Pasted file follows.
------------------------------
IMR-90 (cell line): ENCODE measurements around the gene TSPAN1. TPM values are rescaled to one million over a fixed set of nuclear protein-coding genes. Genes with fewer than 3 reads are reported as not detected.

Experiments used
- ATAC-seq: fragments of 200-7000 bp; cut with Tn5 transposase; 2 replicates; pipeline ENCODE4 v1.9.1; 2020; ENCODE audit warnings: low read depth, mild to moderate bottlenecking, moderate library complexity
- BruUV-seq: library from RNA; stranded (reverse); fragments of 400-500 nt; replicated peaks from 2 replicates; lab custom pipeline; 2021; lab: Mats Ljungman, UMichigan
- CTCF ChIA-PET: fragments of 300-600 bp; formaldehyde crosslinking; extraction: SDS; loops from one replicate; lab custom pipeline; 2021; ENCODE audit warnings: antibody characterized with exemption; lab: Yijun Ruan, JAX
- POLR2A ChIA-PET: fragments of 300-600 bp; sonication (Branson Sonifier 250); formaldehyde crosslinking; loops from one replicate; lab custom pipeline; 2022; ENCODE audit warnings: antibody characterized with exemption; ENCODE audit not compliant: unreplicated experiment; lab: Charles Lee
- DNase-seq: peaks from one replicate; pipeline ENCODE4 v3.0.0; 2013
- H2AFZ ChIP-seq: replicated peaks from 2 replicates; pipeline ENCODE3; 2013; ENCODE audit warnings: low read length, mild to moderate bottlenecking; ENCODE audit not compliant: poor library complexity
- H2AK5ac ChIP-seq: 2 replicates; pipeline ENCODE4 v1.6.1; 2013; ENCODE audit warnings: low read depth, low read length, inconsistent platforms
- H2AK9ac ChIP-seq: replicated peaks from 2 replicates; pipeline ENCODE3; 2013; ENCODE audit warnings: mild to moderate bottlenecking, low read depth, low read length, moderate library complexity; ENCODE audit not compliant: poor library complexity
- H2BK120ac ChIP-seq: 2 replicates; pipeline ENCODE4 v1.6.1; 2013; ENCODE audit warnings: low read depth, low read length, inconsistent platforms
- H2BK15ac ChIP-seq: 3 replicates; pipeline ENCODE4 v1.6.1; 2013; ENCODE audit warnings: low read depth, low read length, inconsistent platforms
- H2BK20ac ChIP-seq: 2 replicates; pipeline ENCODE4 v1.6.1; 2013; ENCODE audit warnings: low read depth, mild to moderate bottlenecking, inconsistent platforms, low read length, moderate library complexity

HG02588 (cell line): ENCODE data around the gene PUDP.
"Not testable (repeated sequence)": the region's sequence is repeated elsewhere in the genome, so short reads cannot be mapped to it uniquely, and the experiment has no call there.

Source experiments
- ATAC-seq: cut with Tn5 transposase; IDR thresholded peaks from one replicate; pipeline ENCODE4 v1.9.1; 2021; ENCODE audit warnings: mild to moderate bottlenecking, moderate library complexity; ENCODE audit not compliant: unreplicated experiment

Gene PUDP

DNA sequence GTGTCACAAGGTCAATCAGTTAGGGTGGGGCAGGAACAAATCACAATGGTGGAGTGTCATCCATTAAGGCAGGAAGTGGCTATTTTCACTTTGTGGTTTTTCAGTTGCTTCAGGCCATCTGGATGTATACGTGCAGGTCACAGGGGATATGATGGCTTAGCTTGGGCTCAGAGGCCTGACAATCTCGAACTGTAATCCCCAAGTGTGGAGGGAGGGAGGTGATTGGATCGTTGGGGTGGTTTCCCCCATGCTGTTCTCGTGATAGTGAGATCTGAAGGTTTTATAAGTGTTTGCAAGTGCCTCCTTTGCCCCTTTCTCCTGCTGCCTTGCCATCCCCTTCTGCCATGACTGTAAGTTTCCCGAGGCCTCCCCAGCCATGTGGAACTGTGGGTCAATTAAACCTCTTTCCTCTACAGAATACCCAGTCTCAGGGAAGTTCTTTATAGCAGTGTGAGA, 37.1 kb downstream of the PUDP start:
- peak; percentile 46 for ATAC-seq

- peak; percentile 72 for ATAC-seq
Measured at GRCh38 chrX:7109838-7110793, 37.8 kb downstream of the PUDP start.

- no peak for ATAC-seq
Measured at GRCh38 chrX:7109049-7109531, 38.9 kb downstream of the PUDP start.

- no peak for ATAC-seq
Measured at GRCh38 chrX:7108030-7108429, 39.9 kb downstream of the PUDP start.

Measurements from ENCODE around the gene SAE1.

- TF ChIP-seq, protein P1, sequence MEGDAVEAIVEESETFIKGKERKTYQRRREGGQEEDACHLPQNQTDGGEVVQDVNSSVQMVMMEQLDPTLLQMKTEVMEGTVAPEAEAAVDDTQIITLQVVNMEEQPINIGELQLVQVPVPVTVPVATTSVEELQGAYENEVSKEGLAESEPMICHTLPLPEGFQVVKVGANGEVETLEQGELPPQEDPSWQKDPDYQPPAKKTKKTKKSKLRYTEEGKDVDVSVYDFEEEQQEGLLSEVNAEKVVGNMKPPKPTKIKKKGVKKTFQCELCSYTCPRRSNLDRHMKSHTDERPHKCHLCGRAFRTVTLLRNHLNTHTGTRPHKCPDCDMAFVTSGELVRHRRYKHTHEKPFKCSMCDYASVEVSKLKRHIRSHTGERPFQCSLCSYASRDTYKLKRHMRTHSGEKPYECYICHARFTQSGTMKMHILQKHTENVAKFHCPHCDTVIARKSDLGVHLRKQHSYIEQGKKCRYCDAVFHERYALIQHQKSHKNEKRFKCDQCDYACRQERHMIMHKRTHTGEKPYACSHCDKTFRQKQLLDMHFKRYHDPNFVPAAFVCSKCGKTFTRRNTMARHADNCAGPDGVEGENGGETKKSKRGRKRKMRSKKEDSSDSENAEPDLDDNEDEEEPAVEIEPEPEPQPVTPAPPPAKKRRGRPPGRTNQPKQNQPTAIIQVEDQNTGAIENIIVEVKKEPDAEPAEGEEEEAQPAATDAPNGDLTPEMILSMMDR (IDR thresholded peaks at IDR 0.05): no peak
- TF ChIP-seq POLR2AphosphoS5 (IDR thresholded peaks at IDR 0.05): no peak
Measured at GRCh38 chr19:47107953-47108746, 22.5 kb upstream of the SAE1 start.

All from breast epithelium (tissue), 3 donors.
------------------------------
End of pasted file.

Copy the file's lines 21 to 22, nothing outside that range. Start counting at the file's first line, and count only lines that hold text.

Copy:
- peak; percentile 72 for ATAC-seq
Measured at GRCh38 chrX:7109838-7110793, 37.8 kb downstream of the PUDP start.